You might have noticed that after thawing your milk it has a peculiar odor. This does not mean that it has expired, but its taste might have changed a bit, becoming more sour. This does not happen to all moms, but if it does happen to you, it’s possible that the lipase enzyme is to blame.
Some babies don’t notice or don’t seem to mind the change in taste – while others reject it completely. If your little one is one of those who reject thawed or previously refrigerated milk, here are some guidelines that’ll help you prevent the change in taste.
Preparing milk for storage:
After extracting your milk, slightly warm it to a scalding point by putting it in a saucepan and heating just until you see small bubbles appear in the corners of the pan. Do not boil it.
When it reaches scalding point, remove the pan from the heat, let it cool down and then store it in portions of one or two feedings in clean, sterilized containers, suitable for freezing. NOTE: By scalding the milk, it might loose some of its properties, but it’ll help prevent the change in flavor.
If you are going to freeze your milk, store it at the bottom of your freezer and use it within two to four weeks.
Remember not to thaw in the microwave; it’s best to thaw in a container with hot water.
In different cultures the term weaning varies in meaning. However, in general terms, weaning begins at the introduction of the first solid food -as breastfeeding is no longer exclusive- and ends at the cessation of breastfeeding.
When solids are introduced, breastfeeding is still highly beneficial and recommended until your toddler is at least 24 months of age, but if you’ve decided it’s time to partially or completely wean your baby off the breast, the following steps can help make the process easier.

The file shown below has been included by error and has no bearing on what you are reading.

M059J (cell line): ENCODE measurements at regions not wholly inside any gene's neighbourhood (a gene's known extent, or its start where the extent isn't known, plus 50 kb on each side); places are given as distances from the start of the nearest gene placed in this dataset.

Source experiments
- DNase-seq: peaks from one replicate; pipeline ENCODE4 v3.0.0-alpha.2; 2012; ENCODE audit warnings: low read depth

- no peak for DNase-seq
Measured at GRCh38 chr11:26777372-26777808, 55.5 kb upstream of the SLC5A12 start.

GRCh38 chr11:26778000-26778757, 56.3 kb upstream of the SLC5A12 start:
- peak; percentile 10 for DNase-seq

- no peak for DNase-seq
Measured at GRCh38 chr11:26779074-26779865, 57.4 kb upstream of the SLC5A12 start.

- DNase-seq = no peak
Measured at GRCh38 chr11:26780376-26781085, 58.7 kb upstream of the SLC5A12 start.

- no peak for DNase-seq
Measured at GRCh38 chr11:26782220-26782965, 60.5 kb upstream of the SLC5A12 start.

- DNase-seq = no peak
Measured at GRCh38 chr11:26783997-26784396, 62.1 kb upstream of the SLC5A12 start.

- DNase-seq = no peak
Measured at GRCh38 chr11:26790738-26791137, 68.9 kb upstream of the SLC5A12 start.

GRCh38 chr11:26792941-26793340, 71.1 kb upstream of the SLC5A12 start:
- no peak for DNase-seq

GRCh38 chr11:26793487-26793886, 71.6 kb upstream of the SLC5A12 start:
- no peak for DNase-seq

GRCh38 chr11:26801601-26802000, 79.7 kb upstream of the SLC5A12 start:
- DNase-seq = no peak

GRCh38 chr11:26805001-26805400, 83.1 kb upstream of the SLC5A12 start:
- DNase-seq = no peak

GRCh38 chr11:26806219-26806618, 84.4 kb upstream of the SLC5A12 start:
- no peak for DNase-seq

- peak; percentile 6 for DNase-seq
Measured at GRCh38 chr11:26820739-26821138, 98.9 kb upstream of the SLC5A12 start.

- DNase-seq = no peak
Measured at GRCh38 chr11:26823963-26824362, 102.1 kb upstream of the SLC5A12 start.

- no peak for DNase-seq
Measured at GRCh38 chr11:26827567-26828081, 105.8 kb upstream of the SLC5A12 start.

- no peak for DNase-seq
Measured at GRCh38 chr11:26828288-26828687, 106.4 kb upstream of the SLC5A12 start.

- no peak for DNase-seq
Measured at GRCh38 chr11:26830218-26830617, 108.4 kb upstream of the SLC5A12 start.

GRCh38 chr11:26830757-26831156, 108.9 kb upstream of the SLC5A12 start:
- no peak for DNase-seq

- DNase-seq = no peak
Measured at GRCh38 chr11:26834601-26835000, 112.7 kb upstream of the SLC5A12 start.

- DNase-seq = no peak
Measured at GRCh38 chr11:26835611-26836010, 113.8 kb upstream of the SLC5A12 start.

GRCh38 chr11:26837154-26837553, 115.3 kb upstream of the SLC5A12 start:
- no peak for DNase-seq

Choose a peaceful time where your baby is happy, healthy and there are no big changes going on in your family’s life (moving to a new house, beginning day care, etc.)
Talk to your pediatrician about formula recommendations. If you want your baby to drink breastmilk from the bottle, make sure you have an adequate supply stored.
Prepare the bottle and present it to your little in a loving manner. Explain to him gently that he will receive his milk through the bottle from now on.
If your baby resists drinking from the bottle, you can ask your partner or a family member for help. Your baby has learned to associate feedings with you, and may feel uncomfortable receiving it by other means at first.
As your baby gets used to the occasional bottle, begin to feed him yourself.
Continue supplementing breastfeeding with the bottle. Then slowly (or quickly) decrease breastfeeding every day until feeding him only from the bottle.
Practice lengthening the time between breastfeeding, so your baby gradually gets accustomed to weaning.
During this period, do not express milk unless you feel uncomfortable. If you eliminate only a few feedings each day, engorgement might not occur. However, if you speed up the weaning process, be sure to express some milk to prevent an infection.
Breastfeeding works under the law of supply and demand, as soon as you decrease feedings, your milk supply will decline too.
Try to introduce the sippy cup with a serving of water during the weaning process. Then gradually introduce milk in the sippy cup to prevent weaning your baby from the bottle later on too.
Remember that weaning may be a gradual or quick process. Listen to your baby’s cues. Some babies will be ready to wean even before their moms are ready. It’s normal to feel a bit of sadness or nostalgia, but don’t worry, these feelings will pass when you see that your baby is completing new milestones in his development. Just don’t forget to be gentle with yourself and your baby during the process.